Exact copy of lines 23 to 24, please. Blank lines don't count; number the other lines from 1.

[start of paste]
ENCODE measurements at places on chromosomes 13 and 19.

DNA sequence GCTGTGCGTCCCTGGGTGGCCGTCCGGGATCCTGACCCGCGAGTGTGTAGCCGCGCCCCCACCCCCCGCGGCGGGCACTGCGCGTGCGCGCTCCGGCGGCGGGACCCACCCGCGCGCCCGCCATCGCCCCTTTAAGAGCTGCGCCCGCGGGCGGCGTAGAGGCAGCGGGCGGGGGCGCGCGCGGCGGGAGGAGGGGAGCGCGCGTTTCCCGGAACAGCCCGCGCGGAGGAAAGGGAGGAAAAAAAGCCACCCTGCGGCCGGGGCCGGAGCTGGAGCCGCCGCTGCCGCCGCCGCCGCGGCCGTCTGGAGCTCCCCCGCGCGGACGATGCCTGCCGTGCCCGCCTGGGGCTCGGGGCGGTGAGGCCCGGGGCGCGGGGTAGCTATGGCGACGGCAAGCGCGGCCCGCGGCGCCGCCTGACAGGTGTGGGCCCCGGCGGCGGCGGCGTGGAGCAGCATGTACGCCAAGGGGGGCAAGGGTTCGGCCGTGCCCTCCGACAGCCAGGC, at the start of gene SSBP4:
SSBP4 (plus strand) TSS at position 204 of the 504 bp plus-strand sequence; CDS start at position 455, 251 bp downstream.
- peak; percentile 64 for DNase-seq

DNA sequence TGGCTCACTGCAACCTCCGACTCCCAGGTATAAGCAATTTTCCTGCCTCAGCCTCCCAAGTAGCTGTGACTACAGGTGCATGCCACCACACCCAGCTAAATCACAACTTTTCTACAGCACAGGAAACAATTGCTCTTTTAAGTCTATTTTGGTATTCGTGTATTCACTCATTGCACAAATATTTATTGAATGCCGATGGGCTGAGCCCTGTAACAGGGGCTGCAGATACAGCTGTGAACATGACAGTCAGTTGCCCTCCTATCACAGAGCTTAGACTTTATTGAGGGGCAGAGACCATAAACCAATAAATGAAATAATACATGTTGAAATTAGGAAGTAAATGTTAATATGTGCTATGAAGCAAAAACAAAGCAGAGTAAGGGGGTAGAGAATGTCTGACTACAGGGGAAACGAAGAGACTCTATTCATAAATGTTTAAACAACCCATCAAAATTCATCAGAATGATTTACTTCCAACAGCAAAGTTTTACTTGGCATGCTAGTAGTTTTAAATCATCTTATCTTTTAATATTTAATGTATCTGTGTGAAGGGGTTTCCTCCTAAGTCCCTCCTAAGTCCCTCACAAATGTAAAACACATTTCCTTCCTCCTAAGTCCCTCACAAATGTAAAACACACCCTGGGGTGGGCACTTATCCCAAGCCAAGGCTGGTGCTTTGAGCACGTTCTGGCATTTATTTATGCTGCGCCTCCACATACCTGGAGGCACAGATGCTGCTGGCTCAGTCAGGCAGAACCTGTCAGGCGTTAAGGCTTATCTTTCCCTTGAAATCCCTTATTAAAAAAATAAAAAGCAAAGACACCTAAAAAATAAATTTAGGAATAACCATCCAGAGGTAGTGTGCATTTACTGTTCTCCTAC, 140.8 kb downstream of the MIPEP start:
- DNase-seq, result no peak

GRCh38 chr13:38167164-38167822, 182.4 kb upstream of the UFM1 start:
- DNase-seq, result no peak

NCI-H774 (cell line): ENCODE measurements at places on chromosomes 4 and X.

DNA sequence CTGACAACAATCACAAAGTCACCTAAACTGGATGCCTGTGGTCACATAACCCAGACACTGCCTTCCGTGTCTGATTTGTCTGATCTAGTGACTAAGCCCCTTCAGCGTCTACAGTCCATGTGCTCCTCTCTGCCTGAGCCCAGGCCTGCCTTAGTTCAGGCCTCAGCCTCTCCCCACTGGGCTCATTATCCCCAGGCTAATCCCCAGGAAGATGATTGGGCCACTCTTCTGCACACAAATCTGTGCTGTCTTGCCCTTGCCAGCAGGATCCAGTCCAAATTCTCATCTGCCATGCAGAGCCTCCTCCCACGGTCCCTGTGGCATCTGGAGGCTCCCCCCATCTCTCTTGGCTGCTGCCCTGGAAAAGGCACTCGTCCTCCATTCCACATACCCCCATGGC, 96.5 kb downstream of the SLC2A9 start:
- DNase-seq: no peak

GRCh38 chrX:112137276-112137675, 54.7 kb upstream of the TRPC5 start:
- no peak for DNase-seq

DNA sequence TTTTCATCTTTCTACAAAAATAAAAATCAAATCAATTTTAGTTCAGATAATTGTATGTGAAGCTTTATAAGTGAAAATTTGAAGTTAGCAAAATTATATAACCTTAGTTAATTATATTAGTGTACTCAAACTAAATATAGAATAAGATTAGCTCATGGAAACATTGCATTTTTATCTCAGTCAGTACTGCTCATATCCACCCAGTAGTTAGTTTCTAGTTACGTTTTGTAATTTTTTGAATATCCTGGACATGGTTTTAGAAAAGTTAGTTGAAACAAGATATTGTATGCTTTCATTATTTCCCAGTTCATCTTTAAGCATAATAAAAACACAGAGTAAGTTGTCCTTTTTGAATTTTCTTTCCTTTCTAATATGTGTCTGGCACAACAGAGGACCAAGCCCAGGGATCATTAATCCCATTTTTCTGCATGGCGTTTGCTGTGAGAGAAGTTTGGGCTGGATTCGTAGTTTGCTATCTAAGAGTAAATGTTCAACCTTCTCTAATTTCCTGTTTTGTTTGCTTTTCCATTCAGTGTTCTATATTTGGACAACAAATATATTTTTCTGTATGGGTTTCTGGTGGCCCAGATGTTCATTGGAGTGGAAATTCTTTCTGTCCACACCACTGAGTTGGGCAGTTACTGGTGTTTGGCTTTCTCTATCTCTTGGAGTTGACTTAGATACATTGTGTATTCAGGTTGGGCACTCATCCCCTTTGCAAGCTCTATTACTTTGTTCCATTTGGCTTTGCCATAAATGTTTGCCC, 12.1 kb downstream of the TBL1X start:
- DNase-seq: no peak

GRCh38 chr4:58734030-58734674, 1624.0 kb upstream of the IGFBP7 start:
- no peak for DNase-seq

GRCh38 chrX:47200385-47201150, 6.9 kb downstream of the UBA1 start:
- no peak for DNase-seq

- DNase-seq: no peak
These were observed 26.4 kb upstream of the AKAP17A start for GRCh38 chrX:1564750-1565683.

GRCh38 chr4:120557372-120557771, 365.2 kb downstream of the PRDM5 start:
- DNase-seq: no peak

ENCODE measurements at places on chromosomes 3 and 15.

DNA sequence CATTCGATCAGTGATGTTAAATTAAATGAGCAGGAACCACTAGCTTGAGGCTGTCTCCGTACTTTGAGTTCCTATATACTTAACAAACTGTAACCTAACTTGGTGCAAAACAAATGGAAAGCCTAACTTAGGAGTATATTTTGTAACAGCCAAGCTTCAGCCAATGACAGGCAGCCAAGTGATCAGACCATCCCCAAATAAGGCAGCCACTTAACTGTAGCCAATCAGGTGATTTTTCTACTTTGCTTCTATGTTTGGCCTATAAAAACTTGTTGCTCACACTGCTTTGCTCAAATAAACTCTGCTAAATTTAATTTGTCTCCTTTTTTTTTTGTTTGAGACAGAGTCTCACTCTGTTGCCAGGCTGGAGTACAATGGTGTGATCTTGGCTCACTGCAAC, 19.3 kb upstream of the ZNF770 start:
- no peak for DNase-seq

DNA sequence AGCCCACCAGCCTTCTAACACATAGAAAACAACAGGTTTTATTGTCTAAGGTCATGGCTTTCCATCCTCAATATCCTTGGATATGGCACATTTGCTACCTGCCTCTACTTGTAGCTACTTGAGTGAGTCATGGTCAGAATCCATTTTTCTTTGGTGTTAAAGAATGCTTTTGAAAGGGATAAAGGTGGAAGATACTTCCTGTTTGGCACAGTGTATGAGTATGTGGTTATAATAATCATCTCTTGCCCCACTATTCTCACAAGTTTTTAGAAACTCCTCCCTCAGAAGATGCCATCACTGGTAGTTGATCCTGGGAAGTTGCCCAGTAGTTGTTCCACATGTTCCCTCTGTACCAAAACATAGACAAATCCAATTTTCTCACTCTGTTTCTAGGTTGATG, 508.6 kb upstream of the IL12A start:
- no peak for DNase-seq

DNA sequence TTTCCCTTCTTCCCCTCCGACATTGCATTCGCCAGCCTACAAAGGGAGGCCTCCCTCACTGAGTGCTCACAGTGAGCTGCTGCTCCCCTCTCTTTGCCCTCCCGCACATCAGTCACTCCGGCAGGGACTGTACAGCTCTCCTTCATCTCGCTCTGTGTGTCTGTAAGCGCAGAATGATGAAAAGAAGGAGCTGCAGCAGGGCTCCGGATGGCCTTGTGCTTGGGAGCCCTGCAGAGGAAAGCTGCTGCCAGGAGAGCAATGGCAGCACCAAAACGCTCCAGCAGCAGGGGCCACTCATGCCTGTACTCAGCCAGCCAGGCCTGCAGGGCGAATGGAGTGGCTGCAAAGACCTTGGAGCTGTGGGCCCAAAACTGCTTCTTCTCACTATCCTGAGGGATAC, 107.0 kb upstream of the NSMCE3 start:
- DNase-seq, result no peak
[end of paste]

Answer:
- DNase-seq: no peak

ENCODE measurements at places on chromosomes 3 and 15.